Things are movingPilot safety is always close to our hearts at Marine-Pilots.com. The job of pilots is more dangerous than many others, as they are always exposed to all the elements of this world at all times, while ensuring the safe passage of ships. My personal impression is that a lot has changed in terms of safety in the last two years. Non-compliance with current legislation that directly affects the safety of pilots is now no longer tolerated by many stakeholders. Something is happening. And that is a good thing.
Knowledge protects livesThe rules for correctly rigging a pilot ladder may seem complicated, and often there is simply a lack of knowledge on how to do it properly. Ongoing education and training is important here. This applies not only to the persons responsible for ensuring that a pilot ladder is used in the correct condition and in accordance with the rules, but especially to the pilot himself.
If the pilot himself is not fully aware of the applicable rules, and cannot accurately judge for himself when the ladder arrangement does not comply with the regulations, then he cannot protect himself and his colleagues. He cannot educate others either. If the pilot knowingly or unknowingly accepts non-compliant ladders, then he is not doing his own safety in particular or the safety of all pilots any favours.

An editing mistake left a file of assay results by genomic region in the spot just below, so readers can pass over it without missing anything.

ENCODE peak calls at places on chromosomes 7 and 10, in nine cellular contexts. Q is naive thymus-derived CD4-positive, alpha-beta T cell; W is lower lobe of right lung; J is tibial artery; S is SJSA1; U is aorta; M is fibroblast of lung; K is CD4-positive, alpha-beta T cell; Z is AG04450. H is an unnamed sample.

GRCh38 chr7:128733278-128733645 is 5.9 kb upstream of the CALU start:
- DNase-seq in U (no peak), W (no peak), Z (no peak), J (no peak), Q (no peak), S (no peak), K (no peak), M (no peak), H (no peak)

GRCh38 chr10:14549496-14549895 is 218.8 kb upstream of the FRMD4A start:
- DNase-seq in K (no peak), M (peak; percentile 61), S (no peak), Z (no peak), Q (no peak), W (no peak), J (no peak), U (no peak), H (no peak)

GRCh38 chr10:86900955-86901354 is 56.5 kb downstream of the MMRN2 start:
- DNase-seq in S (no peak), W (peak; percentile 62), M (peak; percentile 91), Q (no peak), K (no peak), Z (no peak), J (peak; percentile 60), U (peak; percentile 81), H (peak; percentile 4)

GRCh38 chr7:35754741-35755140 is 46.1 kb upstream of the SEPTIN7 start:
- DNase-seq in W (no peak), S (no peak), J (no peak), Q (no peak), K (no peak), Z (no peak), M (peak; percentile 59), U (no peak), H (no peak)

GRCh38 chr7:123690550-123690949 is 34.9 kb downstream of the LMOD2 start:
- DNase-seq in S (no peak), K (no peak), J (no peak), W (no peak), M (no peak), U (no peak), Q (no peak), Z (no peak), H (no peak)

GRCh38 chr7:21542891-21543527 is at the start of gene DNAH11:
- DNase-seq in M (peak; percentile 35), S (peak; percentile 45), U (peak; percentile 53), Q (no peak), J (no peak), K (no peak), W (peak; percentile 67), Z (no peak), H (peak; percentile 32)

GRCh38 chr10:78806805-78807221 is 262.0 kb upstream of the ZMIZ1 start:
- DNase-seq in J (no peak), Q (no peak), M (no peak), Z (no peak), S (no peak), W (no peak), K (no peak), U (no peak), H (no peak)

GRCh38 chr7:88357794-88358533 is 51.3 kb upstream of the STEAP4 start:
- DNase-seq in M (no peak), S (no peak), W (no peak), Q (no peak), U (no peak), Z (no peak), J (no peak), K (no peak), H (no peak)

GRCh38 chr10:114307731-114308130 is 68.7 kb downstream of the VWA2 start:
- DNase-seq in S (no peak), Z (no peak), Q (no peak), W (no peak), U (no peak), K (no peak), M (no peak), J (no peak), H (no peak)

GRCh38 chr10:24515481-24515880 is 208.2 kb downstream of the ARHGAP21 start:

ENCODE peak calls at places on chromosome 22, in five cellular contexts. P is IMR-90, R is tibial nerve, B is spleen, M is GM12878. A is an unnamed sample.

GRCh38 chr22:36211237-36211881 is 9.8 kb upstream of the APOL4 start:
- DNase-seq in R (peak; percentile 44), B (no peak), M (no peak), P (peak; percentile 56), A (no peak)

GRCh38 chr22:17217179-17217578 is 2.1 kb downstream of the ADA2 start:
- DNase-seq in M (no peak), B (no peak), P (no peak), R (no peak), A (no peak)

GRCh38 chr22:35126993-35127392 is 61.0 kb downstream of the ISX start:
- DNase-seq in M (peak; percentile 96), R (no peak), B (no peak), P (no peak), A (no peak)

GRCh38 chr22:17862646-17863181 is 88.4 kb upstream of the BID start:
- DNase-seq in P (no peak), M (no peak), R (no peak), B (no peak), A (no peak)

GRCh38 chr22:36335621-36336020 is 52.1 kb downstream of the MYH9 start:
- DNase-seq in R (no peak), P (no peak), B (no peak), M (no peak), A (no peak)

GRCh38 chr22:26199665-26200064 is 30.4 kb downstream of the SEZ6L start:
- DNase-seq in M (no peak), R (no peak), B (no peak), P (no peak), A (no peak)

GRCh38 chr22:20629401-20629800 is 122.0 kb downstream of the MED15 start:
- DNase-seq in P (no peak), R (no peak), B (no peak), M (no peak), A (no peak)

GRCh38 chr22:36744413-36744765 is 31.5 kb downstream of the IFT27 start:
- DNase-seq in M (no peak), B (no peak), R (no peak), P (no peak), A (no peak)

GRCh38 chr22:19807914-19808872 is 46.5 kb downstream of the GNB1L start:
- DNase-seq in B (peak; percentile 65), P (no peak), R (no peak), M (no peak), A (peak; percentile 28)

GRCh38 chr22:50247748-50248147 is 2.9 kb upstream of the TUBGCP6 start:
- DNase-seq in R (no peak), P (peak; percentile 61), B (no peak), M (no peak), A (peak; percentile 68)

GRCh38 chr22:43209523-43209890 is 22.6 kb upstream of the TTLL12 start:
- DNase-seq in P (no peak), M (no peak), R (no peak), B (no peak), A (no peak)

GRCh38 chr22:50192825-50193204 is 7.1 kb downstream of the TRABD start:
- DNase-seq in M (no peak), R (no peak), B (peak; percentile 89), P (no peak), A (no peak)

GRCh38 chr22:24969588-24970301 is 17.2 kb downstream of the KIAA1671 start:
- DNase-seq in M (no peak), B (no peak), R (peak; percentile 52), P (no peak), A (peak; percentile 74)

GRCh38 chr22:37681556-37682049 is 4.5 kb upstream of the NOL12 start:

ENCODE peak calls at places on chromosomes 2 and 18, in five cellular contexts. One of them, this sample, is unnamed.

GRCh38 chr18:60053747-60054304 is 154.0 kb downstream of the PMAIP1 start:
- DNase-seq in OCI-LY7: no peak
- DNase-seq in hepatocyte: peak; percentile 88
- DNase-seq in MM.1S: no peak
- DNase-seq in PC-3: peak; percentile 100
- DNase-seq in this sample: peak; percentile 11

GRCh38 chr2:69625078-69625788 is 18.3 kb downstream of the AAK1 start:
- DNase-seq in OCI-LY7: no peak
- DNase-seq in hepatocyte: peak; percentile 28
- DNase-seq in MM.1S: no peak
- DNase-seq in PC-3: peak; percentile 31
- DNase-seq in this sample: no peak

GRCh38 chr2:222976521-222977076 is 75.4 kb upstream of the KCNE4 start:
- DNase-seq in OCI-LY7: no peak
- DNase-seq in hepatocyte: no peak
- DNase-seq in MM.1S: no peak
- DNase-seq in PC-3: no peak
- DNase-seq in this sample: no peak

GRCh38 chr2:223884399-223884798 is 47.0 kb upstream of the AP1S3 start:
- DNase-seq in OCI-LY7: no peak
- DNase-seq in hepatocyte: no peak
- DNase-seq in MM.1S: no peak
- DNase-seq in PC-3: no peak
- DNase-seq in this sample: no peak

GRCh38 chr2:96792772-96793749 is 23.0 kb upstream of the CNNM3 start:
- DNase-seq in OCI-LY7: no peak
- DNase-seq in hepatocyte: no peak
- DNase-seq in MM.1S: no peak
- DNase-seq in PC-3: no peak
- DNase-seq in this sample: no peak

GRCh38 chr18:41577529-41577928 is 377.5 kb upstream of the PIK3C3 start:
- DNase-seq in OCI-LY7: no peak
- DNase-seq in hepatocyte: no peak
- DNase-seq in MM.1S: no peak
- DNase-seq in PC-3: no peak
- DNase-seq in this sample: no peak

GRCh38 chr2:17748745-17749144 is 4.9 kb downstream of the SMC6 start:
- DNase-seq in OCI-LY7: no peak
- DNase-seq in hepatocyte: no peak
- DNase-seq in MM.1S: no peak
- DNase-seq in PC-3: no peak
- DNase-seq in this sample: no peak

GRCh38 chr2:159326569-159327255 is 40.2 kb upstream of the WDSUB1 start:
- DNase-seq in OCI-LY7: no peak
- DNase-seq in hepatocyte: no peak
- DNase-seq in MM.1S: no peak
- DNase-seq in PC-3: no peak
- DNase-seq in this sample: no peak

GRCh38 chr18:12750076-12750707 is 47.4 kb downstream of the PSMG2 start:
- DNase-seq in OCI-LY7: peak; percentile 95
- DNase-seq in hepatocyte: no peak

The pilot himself is his own worst enemy!
My thanks to the tireless enlightenersToday I would like to thank in particular those people who unselfishly invest their private time again and again to make the pilot's environment safer. In doing so, you persistently focus on information and education. Again and again. Thank you for always giving your information, articles and videos to Marine-Pilots.com for dissemination to our community. Your work is worth sharing and seeing.
This is especially true for the initiators of the #DangerousLadders group on Facebook, but also for the website www.pilotladdersafety.com, which collects all the information and rules on pilot ladder safety and presents them clearly. But I would also like to thank the many others who are committed to greater safety. I don't want to mention individual names here today, because my list can only be incomplete. But I think you know which people I mean. Thank you all!